Darren McFadden's Fantasy Value Not Derailed by Addition of Maurice Jones-Drew

Richard LangfordCorrespondent IApril 13, 2014

Oakland Raiders running back (20) Darren McFadden on the sidelines during a game against the San Diego Chargers played at Qualcomm Stadium in San Diego on Sunday, Dec. 22, 2013. (AP Photo/John Cordes)
John Cordes

Darren McFadden's fantasy value is impossible to predict, but that is due to his lengthy injury history, not the Oakland Raiders' recent signing of veteran running back Maurice Jones-Drew

Just the mere pairing of McFadden's name with the words fantasy football is enough to send many into the fetal position in some dark corner. Is there a veteran fantasy football player out there who has not been burned by McFadden over the years? 

McFadden has played six NFL seasons since the Raiders selected him fourth overall out of Arkansas in the draft. He's never played more than 13 games in a season, and he's only had one season where he rushed for more than 1,000 yards. 

That came in 2010 when McFadden rushed for 1,157 yards gained at an average of 5.2 yards per carry. He also added 507 receiving yards and 10 total touchdowns. He played 13 games that season, and when he was healthy, he was clearly one of the elite backs in the league. 

That season also came just as fantasy owners were ready to give up on the back, and that season is the reason why many have gone back to McFadden in following drafts. 

Of course, the injuries have returned, and so have McFadden's meager stats. Over the last two seasons combined, McFadden has played in 22 games while rushing for 1,086 yards gained at a measly 3.3 yards per carry. 

Combine his declining average yards per carry with the addition of Jones-Drew, and there is no reason to ever consider McFadden in this year's fantasy drafts, right? Not so fast. 

For starters, if McFadden plays up to his enormous talent, Jones-Drew won't cut into his carries, and there is no reason to worry about the news in the following NFL tweet:  

Jones-Drew has had a wonderful career, but the 29-year-old has taken a ton of abuse in his NFL career and has been battling injuries himself. In other words, Jones-Drew is roughly 197 in running back years.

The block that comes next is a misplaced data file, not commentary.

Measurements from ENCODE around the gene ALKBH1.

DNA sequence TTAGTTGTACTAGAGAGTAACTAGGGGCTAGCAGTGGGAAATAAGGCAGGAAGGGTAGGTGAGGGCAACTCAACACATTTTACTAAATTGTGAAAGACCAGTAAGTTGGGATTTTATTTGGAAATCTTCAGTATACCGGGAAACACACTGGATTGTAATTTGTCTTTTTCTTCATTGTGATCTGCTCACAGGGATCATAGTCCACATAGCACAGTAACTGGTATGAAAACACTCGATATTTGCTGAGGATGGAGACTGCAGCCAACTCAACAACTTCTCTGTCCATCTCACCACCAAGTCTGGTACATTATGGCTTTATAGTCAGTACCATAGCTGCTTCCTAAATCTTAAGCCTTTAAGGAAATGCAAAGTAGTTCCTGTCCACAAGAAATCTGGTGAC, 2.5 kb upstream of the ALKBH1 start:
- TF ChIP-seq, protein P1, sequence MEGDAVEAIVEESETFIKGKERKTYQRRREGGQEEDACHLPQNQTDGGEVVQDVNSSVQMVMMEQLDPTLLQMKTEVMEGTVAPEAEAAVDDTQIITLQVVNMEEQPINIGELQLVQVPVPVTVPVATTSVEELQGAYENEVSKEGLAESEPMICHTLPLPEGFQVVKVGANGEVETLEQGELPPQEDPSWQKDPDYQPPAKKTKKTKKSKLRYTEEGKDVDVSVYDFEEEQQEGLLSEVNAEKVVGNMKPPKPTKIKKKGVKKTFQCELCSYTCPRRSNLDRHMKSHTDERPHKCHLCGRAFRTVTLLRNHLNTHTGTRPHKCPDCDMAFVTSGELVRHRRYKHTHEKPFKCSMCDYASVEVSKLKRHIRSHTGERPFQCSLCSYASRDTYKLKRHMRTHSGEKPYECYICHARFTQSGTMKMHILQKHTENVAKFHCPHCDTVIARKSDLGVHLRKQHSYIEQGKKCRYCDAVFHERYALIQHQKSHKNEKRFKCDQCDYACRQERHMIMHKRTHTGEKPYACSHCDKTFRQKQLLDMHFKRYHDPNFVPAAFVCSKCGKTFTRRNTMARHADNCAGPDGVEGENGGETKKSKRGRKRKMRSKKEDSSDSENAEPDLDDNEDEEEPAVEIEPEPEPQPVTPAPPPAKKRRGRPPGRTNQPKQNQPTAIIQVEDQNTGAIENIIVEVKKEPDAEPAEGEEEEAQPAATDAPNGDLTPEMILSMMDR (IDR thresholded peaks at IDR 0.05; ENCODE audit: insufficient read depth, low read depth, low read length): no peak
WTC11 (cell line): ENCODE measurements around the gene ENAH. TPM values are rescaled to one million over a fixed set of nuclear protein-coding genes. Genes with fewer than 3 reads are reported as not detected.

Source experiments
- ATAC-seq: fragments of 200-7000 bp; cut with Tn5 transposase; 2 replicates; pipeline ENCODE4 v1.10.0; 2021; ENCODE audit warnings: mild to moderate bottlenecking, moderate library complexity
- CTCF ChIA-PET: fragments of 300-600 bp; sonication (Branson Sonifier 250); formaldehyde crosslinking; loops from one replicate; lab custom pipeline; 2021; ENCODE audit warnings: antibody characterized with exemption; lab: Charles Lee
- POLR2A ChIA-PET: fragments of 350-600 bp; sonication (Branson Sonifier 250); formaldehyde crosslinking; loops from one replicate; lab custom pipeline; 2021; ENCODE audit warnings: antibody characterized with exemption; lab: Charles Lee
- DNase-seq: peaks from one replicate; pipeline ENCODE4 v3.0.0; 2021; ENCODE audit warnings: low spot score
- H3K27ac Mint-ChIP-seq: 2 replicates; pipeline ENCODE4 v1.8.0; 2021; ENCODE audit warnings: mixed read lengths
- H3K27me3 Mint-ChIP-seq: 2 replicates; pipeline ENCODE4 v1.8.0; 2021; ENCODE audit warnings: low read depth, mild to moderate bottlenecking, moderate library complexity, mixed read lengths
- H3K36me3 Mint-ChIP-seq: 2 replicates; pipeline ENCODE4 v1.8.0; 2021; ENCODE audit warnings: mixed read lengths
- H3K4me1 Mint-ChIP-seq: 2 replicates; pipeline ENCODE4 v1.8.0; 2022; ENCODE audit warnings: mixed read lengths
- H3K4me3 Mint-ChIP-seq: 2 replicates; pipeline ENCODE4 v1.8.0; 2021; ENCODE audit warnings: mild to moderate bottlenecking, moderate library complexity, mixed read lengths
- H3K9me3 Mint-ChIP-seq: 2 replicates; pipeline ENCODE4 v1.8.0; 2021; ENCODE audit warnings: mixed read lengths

In 15 games last season, Jones-Drew rushed for 803 yards gained at an average of 3.4 yards per carry. That is well below the 4.2 mark, which was his previous career low. 

INDIANAPOLIS, IN - DECEMBER 29: Maurice Jones-Drew #32 of the Jacksonville Jaguars looks for yards after getting past Fili Moala #95 of the Indianapolis Colts during a first quarter run at Lucas Oil Stadium on December 29, 2013 in Indianapolis, Indiana.
Gregory Shamus/Getty Images

The bowling-ball of a running back has lost a step, and he does not have enough left in the tank to keep McFadden off the field if McFadden is right. 

McFadden is not only three years younger, but he's had almost 1,000 less NFL carries than Jones-Drew. 

As for McFadden being right? He has a chance to get his career back on track. 

McFadden was a free agent this past offseason, and he wound up returning to the Raiders for a relatively cheap, one-year contract. In other words, McFadden signed a show-me deal, which means McFadden will be running not only for the results on the field, but also his future earning power. 

The Raiders website passed along this quote from McFadden following the deal: 

"I am really excited to be back in Silver and Black. There is no place I’d rather be. I want to prove to the team that drafted me that I am a top running back in this league, and I really want to help this team win. I’m happy to be back in Oakland."

He will be doing so behind a vastly improved offensive line. The Raiders hit the free-agent market to remake an offensive line group that had struggled since McFadden's breakout 2010 season.

The offensive line now features the likes of Austin Howard and Kevin Boothe. Neither are dominant, but both are proven veterans in a power-blocking scheme, and that last part is key. 

McFadden has spent much of his NFL career in a zone-blocking system. This has never fit his style. The 2010 season was the year in which the Raiders hired Hue Jackson as offensive coordinator, and Jackson switched the Raiders to power blocking from then-head coach Tom Cable's preferred zone system. 

McFadden excelled, and he looked good in that system the following season until he was injured. In 2011, he rushed for 614 yards gained at 5.4 yards per carry in his seven games. 

Following that season, Dennis Allen was hired as head coach, and he promptly installed a zone scheme. It was a disaster, and the Raiders switched back to the power scheme last season. The problem was, they didn't have the personnel to pull it off with any effectiveness. 

The Raiders have the bulls up front to be a quality run-blocking team this season, and McFadden still has the explosion and power to break off huge chunks of yardage. 

NFL.com's Michael Fabiano thinks neither Jones-Drew nor McFadden should have many fantasy hopes pinned on them:

I expect Fabiano's opinion to be a popular one. The easy thought here is that both players will cut into each other's carries if they are healthy. As I stated, however, McFadden has the potential to be the clear-cut starter and get all the carries he can handle. 

So, if you're considering drafting McFadden this year (and please don't spend a premium pick on him) the debate needs to be about his health, and not how much Jones-Drew will cut into his carries.